As you approach Runcorn’s Norton Priory site, tucked behind a modern industrial estate, there is very little clue of this 12th century monastery site’s historical significance.  Currently undergoing significant redevelopment as part of a HLF funded capital project ‘Monastery to Museum 900’, the priory is due to reopen its doors this coming August showcasing a fully redeveloped museum and newly conserved undercroft.

As the most excavated medieval monastic site in Europe, Norton Priory boasts some of the most incredible stories and objects which will be displayed more fully than was previously possible in new innovative first floor viewing gallery which will help visitors better understand the ruins while also carefully preserving the grade 1 listed 12th century undercroft to properly demonstrate the sites national historical significance.

Although visitors are obviously an important focus of Norton Priory’s ‘Monastery to Museum 900’ development project, one of the aims of the £4.5m redevelopment is also to help with the Priory’s future sustainability.  Engaging larger audiences will be integral to this, with visitors to the museum anticipated to increase by 60%, greater audiences will of course increase admission and secondary spend income.  In consultation with local teachers, the project will also double the size of the learning suite to provide facilities for larger school groups helping to deal with the rising costs in transport and further pressures on their pupils time in school.

Central to all of the decisions made during the project’s development was the need for flexibility, particularly for providing means to offer event, wedding and conference facilities. The learning suite will not only double in size, it will also have a moveable partition allowing for the space to seat 100 people theatre style. In one of the new exhibition spaces, an area has been opened to provide an activity space designed to demonstrate traditional skills, linked to the Priory’s traditional skills programme which provides another source of income.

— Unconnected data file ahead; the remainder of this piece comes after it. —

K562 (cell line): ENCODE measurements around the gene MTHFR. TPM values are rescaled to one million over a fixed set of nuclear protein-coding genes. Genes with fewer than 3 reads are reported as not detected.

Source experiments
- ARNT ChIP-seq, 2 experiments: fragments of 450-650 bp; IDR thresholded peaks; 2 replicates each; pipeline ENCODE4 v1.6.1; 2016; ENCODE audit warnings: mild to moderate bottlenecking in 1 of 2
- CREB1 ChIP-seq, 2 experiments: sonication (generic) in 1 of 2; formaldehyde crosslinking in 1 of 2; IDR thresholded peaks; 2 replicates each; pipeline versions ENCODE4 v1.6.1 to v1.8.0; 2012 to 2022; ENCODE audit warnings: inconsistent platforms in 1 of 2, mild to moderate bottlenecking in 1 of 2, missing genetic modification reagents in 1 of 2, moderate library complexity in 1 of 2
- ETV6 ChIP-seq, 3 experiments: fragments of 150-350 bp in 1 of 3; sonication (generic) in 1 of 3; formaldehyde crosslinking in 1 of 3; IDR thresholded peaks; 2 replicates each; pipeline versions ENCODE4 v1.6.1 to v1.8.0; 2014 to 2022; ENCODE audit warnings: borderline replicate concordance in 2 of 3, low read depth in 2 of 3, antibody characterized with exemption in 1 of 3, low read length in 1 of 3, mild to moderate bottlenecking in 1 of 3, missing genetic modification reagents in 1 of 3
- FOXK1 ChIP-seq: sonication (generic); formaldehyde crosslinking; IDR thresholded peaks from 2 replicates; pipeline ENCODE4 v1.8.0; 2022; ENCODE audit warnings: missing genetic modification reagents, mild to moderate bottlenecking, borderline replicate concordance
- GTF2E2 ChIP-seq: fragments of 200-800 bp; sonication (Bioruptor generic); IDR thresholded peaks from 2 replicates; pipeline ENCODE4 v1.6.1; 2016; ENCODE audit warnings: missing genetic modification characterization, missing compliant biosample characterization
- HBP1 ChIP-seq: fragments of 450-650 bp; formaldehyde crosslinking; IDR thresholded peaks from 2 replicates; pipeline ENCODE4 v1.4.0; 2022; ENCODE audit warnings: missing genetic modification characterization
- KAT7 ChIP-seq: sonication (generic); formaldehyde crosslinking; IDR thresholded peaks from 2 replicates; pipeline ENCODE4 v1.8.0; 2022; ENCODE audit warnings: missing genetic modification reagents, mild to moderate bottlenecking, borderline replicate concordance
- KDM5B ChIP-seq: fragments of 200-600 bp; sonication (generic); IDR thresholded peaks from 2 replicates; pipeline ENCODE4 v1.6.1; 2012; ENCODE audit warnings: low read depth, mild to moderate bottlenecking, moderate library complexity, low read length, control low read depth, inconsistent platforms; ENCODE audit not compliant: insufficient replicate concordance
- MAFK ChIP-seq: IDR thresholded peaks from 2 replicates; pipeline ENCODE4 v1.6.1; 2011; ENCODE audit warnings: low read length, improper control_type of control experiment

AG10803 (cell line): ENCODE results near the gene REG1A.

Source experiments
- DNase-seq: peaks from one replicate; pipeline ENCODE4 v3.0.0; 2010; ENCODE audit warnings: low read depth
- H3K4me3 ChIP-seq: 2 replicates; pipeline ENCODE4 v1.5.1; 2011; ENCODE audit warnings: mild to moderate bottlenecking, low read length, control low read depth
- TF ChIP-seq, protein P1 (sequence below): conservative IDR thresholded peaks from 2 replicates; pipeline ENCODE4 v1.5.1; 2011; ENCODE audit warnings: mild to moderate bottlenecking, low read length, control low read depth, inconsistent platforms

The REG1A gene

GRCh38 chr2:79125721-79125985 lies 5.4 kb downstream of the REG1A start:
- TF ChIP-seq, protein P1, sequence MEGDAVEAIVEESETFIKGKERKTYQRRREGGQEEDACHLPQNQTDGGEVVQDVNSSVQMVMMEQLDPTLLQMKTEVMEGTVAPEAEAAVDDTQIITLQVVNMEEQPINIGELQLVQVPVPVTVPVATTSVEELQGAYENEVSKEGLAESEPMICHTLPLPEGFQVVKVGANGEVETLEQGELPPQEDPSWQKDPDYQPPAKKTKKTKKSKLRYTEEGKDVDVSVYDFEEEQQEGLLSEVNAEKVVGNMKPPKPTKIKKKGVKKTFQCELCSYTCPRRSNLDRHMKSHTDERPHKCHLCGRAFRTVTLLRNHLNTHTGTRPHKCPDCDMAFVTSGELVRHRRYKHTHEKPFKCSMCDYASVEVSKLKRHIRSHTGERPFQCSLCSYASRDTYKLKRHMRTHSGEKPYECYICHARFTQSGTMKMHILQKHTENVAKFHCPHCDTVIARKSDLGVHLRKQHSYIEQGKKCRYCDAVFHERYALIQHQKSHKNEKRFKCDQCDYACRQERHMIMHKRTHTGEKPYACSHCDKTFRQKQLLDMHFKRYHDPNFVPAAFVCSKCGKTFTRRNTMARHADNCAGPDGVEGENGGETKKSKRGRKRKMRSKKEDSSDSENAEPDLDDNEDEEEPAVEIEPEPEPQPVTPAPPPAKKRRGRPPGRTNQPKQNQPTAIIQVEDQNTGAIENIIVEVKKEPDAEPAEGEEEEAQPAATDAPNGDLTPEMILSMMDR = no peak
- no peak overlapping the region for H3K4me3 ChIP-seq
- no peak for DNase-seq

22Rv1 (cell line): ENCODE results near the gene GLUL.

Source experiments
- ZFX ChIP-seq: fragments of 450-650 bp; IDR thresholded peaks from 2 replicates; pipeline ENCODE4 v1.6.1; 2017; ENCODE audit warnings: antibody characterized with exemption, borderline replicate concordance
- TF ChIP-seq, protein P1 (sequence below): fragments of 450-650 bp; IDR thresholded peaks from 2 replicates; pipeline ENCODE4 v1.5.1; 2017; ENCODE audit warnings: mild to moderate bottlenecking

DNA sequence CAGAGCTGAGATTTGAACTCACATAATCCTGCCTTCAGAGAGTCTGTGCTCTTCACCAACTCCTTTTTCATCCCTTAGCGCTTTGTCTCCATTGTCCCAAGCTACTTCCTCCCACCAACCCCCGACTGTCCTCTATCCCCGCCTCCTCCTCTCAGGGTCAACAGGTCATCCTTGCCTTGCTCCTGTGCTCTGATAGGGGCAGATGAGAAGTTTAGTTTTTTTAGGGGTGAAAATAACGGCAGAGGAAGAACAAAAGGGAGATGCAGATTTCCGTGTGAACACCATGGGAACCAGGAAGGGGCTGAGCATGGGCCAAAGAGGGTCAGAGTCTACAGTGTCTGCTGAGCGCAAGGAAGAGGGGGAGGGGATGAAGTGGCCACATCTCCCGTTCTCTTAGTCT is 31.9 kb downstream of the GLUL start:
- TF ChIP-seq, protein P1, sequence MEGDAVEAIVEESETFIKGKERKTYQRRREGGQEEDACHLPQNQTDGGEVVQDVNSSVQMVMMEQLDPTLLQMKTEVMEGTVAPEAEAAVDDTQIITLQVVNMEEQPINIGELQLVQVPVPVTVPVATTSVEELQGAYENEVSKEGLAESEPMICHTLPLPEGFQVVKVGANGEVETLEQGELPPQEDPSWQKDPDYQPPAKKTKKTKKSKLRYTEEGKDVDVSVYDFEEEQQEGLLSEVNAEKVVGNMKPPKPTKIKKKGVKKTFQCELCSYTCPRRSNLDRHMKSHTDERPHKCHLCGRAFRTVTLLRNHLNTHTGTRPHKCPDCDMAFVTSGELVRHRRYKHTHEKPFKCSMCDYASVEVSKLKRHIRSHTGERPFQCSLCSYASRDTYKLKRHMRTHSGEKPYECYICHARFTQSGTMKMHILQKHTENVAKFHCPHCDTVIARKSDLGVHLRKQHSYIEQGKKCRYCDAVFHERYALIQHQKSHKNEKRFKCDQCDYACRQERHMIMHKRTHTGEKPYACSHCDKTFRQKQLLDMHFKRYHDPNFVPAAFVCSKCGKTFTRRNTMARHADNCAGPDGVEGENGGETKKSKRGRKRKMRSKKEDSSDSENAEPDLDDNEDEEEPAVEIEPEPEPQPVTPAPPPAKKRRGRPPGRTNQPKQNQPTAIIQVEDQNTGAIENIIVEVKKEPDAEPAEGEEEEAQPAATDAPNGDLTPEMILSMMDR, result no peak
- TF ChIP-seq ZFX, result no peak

Although Norton Priory’s redevelopment project concentrates greatly on visitors experience, there are also significant development taking place behind the scenes.  In recent years, the Priory has developed significant research partnerships with the Universities of Liverpool, Lancaster, Leicester, Liverpool John Moores, Nottingham, Birmingham and Sheffield. These partnerships have not only helped to better understand the Priory’s collections, but they have also provided financial opportunities.  Frank Hargrave, Norton Priory’s Director explained:

“We have found that [our partnerships with Universities] has increased our profile with the media and many of the research areas have attracted significant funding not limited specifically to research time but to outputs such as exhibitions, matchfunding for the capital project and even for core costs and new revenues streams.”

Given the continuous squeezing of local government budgets, it feels important to note that Norton Priory’s redevelopment will not only demonstrate the historical significance of this important monastery site, it will also put in place a solid structure for in-house income generation to help secure the museum’s future.